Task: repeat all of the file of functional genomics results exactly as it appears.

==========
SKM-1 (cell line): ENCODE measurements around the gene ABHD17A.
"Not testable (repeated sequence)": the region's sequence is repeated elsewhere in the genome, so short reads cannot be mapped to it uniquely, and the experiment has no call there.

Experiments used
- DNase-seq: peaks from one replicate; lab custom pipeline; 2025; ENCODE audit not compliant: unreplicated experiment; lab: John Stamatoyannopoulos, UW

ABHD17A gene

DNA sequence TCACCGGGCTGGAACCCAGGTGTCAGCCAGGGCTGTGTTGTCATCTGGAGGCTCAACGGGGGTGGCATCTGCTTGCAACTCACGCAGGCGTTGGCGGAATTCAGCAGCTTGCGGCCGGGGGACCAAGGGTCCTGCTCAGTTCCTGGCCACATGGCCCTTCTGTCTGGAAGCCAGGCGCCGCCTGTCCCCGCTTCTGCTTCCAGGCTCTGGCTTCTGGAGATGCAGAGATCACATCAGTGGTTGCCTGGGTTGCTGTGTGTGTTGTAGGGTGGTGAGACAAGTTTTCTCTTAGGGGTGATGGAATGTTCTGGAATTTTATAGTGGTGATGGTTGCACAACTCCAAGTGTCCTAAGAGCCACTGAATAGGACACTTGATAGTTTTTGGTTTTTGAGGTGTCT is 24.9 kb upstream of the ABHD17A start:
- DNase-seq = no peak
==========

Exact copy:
SKM-1 (cell line): ENCODE measurements around the gene ABHD17A.
"Not testable (repeated sequence)": the region's sequence is repeated elsewhere in the genome, so short reads cannot be mapped to it uniquely, and the experiment has no call there.

Experiments used
- DNase-seq: peaks from one replicate; lab custom pipeline; 2025; ENCODE audit not compliant: unreplicated experiment; lab: John Stamatoyannopoulos, UW

ABHD17A gene

DNA sequence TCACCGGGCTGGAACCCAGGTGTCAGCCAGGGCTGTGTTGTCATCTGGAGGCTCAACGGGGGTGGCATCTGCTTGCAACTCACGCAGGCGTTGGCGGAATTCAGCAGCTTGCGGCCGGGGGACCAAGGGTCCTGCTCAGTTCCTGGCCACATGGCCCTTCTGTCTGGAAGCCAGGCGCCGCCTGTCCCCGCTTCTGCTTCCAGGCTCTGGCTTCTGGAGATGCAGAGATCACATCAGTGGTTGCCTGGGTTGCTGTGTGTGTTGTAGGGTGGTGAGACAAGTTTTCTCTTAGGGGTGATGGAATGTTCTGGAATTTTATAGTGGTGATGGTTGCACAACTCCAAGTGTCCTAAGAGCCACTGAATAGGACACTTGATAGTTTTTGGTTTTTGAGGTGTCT is 24.9 kb upstream of the ABHD17A start:
- DNase-seq = no peak